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Got my EP Pro
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Thread: Got my EP Pro

  1. #1
    Senior Member
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    Got my EP Pro

    It's really cool.
    Again I'm the guy with a 20-year old set of Henckels Four Stars that were always "sharpened" on one of those 3-wheel electric Chef's Choice (the glorified can opener).

    Please do not stone me; I have repented and seen the light.
    Last week I went to see Jon at JKI in Venice, California.
    I spent a couple hours with him and Sara and left with my first two real knives, but that's another thread I'll start soon.
    They are wonderful people.

    Now, I'm training on my new EP Pro with my old Henckels, which I will keep for the family to use.
    Ben sent me 220, 320 and 1000 (instead of 600) stock stones.

    The edges of my old Henckels are are all really trashed.
    I started today on the 260mm chef.
    I am first putting a 13 degree bevel on it, then (I think) a 20 degree bevel will finish it off.

    Right now I think I'm finished with the 3 stones at 13 degrees.
    I didn't even bother trying to approach a mirror finish since I think you guys told me it's a waste of time on these knives and it would be too slippery anyway.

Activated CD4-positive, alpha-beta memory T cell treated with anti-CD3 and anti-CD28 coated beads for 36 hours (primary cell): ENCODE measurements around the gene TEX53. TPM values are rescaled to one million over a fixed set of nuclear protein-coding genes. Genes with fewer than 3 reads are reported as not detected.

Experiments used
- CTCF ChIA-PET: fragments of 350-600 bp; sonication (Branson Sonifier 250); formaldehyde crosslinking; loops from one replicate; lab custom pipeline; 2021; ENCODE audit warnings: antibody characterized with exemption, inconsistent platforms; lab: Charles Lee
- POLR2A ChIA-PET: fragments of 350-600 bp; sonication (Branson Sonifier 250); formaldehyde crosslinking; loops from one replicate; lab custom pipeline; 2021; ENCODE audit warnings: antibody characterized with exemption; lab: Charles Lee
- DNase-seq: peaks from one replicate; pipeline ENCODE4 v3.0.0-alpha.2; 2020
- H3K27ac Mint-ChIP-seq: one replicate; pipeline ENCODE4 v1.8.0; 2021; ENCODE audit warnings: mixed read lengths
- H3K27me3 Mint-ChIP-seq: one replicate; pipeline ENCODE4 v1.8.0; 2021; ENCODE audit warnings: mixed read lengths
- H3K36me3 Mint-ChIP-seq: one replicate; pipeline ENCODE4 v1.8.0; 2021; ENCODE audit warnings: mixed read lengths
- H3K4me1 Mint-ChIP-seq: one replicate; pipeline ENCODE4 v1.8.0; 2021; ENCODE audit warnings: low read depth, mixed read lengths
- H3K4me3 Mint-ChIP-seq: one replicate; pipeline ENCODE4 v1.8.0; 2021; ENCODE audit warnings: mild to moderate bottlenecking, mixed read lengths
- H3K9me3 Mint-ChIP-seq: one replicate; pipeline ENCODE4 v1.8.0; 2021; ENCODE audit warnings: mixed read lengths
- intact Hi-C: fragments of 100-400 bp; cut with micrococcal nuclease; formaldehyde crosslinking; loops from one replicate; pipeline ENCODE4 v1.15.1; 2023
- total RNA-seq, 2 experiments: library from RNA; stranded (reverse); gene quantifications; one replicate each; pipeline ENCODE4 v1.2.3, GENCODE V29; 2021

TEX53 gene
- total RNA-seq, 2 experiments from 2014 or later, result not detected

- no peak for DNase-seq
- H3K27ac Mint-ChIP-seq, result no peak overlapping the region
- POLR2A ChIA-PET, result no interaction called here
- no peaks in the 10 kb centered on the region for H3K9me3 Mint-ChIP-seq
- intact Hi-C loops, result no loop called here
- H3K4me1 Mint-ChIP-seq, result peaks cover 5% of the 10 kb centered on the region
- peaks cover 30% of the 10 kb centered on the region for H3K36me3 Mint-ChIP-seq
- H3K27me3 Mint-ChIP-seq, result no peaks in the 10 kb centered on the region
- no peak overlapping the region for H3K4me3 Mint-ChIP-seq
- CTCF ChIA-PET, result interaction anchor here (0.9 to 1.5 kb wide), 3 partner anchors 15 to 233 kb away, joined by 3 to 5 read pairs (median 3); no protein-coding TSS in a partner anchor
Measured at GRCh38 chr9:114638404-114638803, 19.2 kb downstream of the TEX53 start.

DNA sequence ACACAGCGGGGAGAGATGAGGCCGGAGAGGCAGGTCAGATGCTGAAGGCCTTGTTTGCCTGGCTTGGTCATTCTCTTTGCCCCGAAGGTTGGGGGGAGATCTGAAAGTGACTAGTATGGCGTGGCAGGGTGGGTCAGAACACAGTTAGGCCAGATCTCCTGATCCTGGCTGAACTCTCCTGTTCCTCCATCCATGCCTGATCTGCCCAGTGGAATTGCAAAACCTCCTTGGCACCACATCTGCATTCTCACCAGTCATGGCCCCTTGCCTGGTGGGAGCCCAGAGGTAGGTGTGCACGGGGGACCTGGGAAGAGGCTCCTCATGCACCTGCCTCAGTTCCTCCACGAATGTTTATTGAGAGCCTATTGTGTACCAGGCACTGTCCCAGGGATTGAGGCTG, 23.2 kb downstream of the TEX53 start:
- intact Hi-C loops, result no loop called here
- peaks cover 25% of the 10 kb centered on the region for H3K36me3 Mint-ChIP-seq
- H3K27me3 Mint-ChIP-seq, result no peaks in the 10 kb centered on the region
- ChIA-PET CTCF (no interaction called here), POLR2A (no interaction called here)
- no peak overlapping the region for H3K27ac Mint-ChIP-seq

I didn't have a sharpie handy so I used a good jeweler's 10x loupe to guide the progress as I worked it towards the edge.
    The loupe worked very well since it is easy to see where you just exposed fresh metal.

    I intentionally did NOT take it far enough to make a burr; I stopped just short of that. (See pic below)
    It took forever with the 220 stock EP stone because I used very little pressure partly because I hear that slower and light pressure is best, and partly because I'm getting used to the new tool.

    Below is a pic of the 13 degree bevel and a couple of the leftover gouges which I belive the 20 degree edge will eliminate.



    What do you guys think?
    Should I move on to 20 degrees now or should I keep working at 13 degrees to removed these gouges?

    This is fun.
    I'm hooked!

  2. #2
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    Something else I noticed . . .
    The old edge was very much NOT uniform.
    I was careful to work both sides equally, both in pressure and number of passes.
    One side sharpened up to the edge MUCH faster than the other side.

    That's what I get for using a glorified can opener for 20 years.

  3. #3

    JBroida's Avatar
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    I`m telling you, hand sharpening is so much easier :-P

    Either way, i'm glad youre starting with the sharpening

  4. #4
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    I'm looking forward to learning.


    You're up late Jon.
    You should be

  5. #5
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    Quote Originally Posted by Edgy Guy View Post
    ...One side sharpened up to the edge MUCH faster than the other side...
    This is actually normal. What you're not considering is as you are grinding one side, the other bevel is getting smaller as the edge comes down. This should happen every time your sharpen.

  6. #6
    Senior Member Keith Neal's Avatar